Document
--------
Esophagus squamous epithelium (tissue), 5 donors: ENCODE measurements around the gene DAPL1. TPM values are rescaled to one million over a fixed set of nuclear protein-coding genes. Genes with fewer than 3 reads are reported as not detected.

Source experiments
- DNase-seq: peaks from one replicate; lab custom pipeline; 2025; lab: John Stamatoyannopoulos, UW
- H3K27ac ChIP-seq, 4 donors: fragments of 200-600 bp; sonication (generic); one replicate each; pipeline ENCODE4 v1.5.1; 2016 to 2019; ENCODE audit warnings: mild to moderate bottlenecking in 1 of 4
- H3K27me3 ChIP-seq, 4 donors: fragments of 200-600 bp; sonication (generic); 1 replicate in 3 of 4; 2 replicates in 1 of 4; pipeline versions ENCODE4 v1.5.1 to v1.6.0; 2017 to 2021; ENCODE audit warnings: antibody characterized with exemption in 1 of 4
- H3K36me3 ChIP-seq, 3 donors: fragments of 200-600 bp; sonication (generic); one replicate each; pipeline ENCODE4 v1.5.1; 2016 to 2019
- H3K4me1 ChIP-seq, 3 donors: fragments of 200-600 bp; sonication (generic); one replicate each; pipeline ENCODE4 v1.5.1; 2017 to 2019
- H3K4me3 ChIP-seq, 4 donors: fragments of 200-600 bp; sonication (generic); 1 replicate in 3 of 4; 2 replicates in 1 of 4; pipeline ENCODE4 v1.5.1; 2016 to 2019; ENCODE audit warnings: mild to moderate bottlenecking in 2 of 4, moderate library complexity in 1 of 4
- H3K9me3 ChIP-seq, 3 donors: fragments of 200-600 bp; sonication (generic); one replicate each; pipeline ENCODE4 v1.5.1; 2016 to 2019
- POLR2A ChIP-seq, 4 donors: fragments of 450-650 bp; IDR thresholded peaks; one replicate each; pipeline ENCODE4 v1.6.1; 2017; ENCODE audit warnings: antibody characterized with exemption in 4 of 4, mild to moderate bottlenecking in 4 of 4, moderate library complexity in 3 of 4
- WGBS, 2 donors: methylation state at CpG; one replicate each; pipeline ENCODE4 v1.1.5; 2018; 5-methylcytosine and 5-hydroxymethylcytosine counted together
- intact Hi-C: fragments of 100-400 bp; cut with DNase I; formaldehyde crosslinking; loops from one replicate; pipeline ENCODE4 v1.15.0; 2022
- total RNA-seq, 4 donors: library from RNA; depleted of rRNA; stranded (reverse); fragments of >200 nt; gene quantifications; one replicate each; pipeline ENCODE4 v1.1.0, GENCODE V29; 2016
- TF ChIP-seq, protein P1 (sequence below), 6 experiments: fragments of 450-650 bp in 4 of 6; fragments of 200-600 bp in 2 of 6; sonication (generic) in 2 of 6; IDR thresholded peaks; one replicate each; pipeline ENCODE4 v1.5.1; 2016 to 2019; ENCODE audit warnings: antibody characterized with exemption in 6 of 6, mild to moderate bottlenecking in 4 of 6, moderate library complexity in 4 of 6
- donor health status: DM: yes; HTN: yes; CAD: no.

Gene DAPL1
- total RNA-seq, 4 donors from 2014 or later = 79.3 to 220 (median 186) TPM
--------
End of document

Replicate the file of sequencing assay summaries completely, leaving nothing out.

Esophagus squamous epithelium (tissue), 5 donors: ENCODE measurements around the gene DAPL1. TPM values are rescaled to one million over a fixed set of nuclear protein-coding genes. Genes with fewer than 3 reads are reported as not detected.

Source experiments
- DNase-seq: peaks from one replicate; lab custom pipeline; 2025; lab: John Stamatoyannopoulos, UW
- H3K27ac ChIP-seq, 4 donors: fragments of 200-600 bp; sonication (generic); one replicate each; pipeline ENCODE4 v1.5.1; 2016 to 2019; ENCODE audit warnings: mild to moderate bottlenecking in 1 of 4
- H3K27me3 ChIP-seq, 4 donors: fragments of 200-600 bp; sonication (generic); 1 replicate in 3 of 4; 2 replicates in 1 of 4; pipeline versions ENCODE4 v1.5.1 to v1.6.0; 2017 to 2021; ENCODE audit warnings: antibody characterized with exemption in 1 of 4
- H3K36me3 ChIP-seq, 3 donors: fragments of 200-600 bp; sonication (generic); one replicate each; pipeline ENCODE4 v1.5.1; 2016 to 2019
- H3K4me1 ChIP-seq, 3 donors: fragments of 200-600 bp; sonication (generic); one replicate each; pipeline ENCODE4 v1.5.1; 2017 to 2019
- H3K4me3 ChIP-seq, 4 donors: fragments of 200-600 bp; sonication (generic); 1 replicate in 3 of 4; 2 replicates in 1 of 4; pipeline ENCODE4 v1.5.1; 2016 to 2019; ENCODE audit warnings: mild to moderate bottlenecking in 2 of 4, moderate library complexity in 1 of 4
- H3K9me3 ChIP-seq, 3 donors: fragments of 200-600 bp; sonication (generic); one replicate each; pipeline ENCODE4 v1.5.1; 2016 to 2019
- POLR2A ChIP-seq, 4 donors: fragments of 450-650 bp; IDR thresholded peaks; one replicate each; pipeline ENCODE4 v1.6.1; 2017; ENCODE audit warnings: antibody characterized with exemption in 4 of 4, mild to moderate bottlenecking in 4 of 4, moderate library complexity in 3 of 4
- WGBS, 2 donors: methylation state at CpG; one replicate each; pipeline ENCODE4 v1.1.5; 2018; 5-methylcytosine and 5-hydroxymethylcytosine counted together
- intact Hi-C: fragments of 100-400 bp; cut with DNase I; formaldehyde crosslinking; loops from one replicate; pipeline ENCODE4 v1.15.0; 2022
- total RNA-seq, 4 donors: library from RNA; depleted of rRNA; stranded (reverse); fragments of >200 nt; gene quantifications; one replicate each; pipeline ENCODE4 v1.1.0, GENCODE V29; 2016
- TF ChIP-seq, protein P1 (sequence below), 6 experiments: fragments of 450-650 bp in 4 of 6; fragments of 200-600 bp in 2 of 6; sonication (generic) in 2 of 6; IDR thresholded peaks; one replicate each; pipeline ENCODE4 v1.5.1; 2016 to 2019; ENCODE audit warnings: antibody characterized with exemption in 6 of 6, mild to moderate bottlenecking in 4 of 6, moderate library complexity in 4 of 6
- donor health status: DM: yes; HTN: yes; CAD: no.

Gene DAPL1
- total RNA-seq, 4 donors from 2014 or later = 79.3 to 220 (median 186) TPM